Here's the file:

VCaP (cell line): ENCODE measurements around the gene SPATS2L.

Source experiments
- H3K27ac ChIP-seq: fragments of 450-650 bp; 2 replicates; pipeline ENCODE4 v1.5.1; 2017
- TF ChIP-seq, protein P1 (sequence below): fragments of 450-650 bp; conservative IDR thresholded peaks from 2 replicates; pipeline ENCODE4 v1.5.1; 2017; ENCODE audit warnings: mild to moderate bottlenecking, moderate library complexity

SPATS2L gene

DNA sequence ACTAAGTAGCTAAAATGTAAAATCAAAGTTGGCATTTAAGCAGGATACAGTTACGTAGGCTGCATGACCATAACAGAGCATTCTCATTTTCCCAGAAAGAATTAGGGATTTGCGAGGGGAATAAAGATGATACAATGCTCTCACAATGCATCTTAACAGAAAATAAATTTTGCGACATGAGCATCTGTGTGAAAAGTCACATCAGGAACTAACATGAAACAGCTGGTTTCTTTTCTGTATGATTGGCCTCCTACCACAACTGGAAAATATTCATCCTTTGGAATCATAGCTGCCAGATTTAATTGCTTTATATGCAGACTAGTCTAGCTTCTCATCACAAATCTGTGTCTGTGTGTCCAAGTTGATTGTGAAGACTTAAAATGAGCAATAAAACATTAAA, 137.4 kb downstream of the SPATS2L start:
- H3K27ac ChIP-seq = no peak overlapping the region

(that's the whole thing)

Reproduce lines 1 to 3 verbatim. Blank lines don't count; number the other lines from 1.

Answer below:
VCaP (cell line): ENCODE measurements around the gene SPATS2L.

Source experiments
- H3K27ac ChIP-seq: fragments of 450-650 bp; 2 replicates; pipeline ENCODE4 v1.5.1; 2017